Is Your Body Lost in Space? Poor Posture and What You Can Do About It

by admin on December 8, 2010

IS YOUR BODY LOST IN SPACE?
POOR POSTURE AND WHAT YOU CAN DO ABOUT IT

For years parents have been poking and prodding their children in an effort to get them to stand up straight. Maybe you were one of those unfortunate kids on the receiving end of jabs between your shoulder blades as a not so subtle reminder from your Father to pull your shoulders back, or the sinister, “Sit up straight at the dinner table glare” from your Mother. And now maybe as an adult you do yoga, perform posture exercises you find in fitness magazines and consciously try to engage your core muscles and pull your chin back and your shoulders down and blah, blah, blah…. But no matter how hard you try as soon as you’re on your computer for any length of time or distracted by a phone call you revert right back to that slouch or sway back position right?

You see all those people that have nagged you about your posture for all those years didn’t understand two very important facts.

Fact 1: Your base posture is an unconscious event. It’s like breathing. Your brain has more important things to deal with than consciously monitoring your posture and breathing, such as dodging cars as you cross 7th Avenue.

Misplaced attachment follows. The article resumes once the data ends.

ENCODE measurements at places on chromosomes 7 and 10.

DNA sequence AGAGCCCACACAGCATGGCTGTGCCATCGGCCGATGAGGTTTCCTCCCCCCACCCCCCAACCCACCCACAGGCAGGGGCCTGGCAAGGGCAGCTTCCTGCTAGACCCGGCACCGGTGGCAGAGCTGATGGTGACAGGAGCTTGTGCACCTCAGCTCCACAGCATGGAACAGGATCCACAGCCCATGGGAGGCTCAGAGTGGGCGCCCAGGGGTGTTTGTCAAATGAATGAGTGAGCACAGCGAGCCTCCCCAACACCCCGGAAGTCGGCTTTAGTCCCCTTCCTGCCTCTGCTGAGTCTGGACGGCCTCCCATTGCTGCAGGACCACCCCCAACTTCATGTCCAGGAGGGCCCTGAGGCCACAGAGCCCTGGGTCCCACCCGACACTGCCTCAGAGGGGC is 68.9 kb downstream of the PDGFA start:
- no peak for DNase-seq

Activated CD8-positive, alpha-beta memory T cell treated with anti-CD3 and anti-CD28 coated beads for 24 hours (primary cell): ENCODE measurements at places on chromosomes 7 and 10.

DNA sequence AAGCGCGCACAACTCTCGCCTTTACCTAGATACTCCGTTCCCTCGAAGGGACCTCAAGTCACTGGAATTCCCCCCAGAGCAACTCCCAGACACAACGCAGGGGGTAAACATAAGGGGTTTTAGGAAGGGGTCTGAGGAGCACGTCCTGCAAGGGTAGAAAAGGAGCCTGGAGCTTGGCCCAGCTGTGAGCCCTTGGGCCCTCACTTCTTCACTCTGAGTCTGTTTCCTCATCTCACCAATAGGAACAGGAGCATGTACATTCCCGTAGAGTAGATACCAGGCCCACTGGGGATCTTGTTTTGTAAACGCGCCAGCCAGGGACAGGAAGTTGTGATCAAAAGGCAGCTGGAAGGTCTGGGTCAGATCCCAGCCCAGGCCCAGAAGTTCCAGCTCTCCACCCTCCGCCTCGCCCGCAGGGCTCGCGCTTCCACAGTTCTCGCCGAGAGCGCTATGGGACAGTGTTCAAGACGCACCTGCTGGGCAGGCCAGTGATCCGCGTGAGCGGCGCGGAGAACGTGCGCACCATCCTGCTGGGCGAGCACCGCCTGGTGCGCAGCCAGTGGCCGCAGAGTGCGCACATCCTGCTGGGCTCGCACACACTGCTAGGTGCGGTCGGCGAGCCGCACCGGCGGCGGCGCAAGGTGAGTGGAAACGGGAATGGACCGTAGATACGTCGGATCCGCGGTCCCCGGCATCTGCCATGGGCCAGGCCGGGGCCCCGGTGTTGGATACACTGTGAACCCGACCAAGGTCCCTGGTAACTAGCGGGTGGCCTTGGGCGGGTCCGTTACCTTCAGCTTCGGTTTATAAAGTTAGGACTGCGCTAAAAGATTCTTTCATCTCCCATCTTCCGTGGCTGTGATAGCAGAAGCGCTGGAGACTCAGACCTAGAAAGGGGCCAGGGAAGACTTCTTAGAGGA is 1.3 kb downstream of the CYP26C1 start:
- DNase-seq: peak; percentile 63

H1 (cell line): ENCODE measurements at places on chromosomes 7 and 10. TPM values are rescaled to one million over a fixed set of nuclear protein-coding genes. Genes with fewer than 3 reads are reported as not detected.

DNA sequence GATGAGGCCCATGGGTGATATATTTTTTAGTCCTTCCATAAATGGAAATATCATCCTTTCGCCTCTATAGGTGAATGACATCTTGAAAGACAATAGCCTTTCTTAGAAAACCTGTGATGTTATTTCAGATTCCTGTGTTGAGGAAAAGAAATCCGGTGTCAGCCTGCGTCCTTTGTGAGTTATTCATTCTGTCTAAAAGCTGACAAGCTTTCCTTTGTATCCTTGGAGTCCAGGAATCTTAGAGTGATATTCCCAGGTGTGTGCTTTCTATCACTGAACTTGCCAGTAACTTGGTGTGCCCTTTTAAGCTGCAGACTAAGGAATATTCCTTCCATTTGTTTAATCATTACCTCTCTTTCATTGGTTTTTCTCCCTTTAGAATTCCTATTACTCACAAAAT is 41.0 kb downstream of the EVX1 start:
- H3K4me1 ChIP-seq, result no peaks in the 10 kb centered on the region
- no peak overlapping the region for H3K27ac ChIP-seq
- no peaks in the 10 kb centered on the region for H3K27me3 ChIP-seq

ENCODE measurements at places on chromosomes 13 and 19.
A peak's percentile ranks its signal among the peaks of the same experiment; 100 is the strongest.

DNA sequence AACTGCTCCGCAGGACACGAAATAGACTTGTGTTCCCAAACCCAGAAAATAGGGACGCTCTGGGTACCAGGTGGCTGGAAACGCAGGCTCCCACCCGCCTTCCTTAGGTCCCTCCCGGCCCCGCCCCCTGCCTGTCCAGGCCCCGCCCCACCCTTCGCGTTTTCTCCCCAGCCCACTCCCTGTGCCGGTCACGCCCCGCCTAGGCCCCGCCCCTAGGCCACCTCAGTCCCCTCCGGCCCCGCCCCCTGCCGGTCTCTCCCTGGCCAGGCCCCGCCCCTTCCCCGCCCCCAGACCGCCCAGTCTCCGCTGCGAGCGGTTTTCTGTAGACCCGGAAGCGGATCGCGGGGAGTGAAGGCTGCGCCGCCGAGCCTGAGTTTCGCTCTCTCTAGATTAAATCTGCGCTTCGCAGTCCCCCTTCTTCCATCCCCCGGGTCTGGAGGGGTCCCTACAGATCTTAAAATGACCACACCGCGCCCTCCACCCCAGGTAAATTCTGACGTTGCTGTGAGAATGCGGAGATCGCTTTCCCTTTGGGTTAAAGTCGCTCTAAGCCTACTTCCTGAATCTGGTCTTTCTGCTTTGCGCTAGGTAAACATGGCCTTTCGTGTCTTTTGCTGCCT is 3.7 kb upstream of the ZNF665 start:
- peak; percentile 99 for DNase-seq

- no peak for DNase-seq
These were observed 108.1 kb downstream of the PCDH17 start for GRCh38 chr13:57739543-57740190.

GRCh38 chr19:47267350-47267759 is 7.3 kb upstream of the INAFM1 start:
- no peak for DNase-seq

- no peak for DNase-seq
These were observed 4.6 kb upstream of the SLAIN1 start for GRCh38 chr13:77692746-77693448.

Fact 2: Exercise only go’s so far when trying to correct posture because it’s not the muscular system that is controlling posture. Don’t get me wrong. I’m not saying exercise is futile. I whole-heartedly recommend exercise as it provides myriad health benefits and can certainly help keep your posture from total disintegration and help prevent you from melting into your office chair. But your tonic postural muscles, spinal erectors, abs, obliques, etc. are way down the list of factors that determine where you are in space.

It’s actually sensory receptors feeding the brain information about your position in space that are far more influential to your posture. I like to think of the body as an army. The brain is the general, the muscles are the soldiers and the sensory receptors are the reconnaissance. Think drones and CIA. How does the general determine where to position his troops? He needs information that he gets from his drones, and spies. Without the proper reconnaissance the greatest general in the world can’t position his troops properly. The U.S. finally captured and killed Osama Bin Laden because specific and accurate information allowed the military to target the exact house in Pakistan where he was hiding. We didn’t build more tanks and planes and strengthen our military and send them marauding through Pakistan. The body works the same way. Without specific and accurate information coming in from the sensory receptors the brain can’t properly organize the muscular system. This results in postural asymmetries, one shoulder is lower and forward, the pelvis is rotated, the head cocked to the side etc. Over time it is these postural asymmetries that lead to uneven joint wear, muscle tension, pain and injury.

So now what? Dr. Bernard Bricot, a French orthopedic surgeon, developed a system called Posturology that not only identifies the four main sensory receptors dictating posture but more importantly recalibrates these receptors and enhances their function to quickly and drastically improve posture.